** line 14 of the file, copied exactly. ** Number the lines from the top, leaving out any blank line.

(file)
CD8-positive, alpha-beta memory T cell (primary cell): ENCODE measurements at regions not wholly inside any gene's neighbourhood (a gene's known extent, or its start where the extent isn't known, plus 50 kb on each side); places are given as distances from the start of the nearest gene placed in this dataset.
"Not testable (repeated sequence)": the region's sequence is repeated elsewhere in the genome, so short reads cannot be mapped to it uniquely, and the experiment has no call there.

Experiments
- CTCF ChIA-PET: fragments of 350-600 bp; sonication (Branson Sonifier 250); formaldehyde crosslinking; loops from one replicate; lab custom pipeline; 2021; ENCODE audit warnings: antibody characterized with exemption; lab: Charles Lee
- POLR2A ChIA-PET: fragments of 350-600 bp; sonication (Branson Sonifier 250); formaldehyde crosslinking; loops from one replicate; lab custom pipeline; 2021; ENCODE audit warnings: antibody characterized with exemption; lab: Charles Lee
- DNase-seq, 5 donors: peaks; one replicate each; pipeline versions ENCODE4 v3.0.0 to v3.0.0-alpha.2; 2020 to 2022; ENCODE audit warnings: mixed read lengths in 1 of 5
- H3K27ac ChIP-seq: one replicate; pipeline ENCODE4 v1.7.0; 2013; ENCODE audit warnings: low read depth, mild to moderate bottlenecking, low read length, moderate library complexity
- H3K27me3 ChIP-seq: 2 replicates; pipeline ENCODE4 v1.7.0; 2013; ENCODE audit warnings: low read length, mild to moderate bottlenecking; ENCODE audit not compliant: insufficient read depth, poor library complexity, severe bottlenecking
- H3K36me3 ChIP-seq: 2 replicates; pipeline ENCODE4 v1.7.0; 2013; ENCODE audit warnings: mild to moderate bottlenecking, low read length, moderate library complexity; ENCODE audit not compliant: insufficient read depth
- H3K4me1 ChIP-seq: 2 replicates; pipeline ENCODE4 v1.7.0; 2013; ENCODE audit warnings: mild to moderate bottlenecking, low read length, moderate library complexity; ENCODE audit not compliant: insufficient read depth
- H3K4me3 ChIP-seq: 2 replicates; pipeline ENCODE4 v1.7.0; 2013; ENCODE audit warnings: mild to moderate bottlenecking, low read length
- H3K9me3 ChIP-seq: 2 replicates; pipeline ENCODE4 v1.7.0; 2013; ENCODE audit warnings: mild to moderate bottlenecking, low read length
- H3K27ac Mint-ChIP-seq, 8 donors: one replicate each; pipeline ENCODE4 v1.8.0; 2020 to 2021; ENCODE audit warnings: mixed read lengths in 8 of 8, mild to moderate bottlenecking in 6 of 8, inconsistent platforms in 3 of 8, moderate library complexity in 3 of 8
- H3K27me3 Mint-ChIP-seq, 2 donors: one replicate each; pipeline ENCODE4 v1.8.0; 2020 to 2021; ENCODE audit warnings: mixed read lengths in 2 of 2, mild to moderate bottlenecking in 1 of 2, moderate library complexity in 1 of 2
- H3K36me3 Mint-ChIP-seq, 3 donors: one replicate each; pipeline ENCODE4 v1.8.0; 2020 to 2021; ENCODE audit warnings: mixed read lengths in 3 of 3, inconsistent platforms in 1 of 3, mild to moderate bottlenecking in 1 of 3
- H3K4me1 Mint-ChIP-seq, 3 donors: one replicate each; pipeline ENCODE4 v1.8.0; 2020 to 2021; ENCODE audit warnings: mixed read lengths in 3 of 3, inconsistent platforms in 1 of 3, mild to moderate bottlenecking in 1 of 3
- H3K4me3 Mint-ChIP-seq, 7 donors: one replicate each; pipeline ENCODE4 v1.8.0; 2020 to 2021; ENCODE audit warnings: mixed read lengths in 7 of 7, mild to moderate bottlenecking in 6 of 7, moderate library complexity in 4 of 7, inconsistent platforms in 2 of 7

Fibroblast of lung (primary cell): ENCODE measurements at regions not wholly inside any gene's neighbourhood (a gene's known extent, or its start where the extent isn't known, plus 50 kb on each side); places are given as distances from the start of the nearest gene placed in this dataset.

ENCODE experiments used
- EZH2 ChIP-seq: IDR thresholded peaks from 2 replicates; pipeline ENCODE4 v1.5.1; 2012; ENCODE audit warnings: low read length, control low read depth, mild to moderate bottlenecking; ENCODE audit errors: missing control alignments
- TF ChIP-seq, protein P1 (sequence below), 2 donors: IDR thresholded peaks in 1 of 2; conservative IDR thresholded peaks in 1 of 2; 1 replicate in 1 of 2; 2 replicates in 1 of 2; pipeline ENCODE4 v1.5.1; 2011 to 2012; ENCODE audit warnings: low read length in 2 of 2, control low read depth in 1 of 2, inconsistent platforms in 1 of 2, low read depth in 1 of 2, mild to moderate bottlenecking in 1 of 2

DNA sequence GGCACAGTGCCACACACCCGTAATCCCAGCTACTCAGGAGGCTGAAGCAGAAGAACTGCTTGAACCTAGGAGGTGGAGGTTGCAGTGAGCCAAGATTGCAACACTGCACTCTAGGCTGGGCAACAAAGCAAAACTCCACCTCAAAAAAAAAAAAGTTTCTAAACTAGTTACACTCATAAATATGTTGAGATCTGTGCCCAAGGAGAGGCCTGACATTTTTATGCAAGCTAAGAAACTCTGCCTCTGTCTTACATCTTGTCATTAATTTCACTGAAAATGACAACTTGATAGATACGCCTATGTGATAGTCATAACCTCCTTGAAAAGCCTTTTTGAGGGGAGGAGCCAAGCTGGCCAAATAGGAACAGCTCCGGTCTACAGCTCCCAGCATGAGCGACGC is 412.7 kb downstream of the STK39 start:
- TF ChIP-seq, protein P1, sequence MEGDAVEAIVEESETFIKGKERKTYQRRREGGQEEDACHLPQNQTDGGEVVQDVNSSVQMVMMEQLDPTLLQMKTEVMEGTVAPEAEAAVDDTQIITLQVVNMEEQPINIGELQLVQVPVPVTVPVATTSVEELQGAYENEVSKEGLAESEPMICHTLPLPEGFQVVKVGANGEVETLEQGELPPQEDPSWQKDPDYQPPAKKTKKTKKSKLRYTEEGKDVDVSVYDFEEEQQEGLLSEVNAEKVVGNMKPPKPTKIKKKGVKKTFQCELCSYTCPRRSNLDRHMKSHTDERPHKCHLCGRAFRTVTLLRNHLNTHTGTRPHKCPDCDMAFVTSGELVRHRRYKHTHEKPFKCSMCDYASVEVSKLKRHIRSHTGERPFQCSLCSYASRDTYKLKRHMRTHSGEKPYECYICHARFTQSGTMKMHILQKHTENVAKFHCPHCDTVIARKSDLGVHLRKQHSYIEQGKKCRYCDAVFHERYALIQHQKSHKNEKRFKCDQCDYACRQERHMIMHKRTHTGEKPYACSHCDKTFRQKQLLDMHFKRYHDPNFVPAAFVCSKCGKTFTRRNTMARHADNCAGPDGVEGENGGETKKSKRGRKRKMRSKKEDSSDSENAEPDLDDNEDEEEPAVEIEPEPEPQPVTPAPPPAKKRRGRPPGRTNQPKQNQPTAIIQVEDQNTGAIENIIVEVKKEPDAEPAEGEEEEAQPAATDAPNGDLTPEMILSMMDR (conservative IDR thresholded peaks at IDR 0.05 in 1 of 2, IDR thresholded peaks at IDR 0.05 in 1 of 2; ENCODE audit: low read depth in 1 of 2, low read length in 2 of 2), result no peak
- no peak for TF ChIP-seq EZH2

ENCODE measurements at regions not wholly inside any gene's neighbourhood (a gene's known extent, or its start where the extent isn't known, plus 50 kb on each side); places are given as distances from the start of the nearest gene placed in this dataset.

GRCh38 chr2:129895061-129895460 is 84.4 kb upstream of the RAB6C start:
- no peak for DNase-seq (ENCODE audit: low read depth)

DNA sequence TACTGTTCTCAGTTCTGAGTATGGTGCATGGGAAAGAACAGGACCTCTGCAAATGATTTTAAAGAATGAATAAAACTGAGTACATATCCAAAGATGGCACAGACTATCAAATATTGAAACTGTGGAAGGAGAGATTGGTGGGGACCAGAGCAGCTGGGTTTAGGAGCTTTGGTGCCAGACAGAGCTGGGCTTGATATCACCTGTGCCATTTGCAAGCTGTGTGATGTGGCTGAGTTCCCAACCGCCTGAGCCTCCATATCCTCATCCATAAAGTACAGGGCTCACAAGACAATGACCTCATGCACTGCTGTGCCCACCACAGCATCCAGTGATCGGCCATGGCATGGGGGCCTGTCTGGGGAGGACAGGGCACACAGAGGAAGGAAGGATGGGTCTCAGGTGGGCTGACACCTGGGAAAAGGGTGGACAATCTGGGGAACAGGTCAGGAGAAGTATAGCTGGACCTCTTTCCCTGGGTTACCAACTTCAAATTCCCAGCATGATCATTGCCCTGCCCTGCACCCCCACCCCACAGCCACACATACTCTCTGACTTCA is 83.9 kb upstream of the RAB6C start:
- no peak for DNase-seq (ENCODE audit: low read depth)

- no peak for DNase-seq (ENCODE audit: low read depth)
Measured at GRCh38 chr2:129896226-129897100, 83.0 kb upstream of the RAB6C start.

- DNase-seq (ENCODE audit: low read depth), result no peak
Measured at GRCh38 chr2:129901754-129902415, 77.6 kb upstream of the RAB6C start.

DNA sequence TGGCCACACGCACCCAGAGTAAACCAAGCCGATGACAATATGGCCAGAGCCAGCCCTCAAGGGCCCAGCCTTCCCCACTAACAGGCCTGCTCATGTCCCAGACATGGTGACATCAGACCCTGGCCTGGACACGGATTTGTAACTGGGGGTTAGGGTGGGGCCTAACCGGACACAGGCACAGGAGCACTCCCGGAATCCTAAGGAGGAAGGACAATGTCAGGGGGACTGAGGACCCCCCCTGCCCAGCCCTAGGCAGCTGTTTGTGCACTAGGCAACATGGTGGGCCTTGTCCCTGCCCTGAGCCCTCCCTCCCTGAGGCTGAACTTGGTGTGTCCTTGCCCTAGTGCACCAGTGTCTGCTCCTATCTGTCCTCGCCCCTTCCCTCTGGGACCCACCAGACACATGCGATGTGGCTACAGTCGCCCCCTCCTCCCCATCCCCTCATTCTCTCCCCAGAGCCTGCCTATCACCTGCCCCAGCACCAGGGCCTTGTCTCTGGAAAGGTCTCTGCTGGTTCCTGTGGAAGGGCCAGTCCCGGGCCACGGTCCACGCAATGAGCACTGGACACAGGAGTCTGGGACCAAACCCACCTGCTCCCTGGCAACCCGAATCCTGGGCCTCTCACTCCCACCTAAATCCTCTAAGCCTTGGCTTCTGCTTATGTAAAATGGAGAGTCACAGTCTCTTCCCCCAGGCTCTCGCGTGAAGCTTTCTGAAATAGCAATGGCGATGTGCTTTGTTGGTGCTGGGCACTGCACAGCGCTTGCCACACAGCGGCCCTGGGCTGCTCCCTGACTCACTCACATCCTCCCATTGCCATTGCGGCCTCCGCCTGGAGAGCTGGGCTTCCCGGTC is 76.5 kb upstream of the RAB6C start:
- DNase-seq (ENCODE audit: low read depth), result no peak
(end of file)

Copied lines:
- H3K27me3 Mint-ChIP-seq, 2 donors: one replicate each; pipeline ENCODE4 v1.8.0; 2020 to 2021; ENCODE audit warnings: mixed read lengths in 2 of 2, mild to moderate bottlenecking in 1 of 2, moderate library complexity in 1 of 2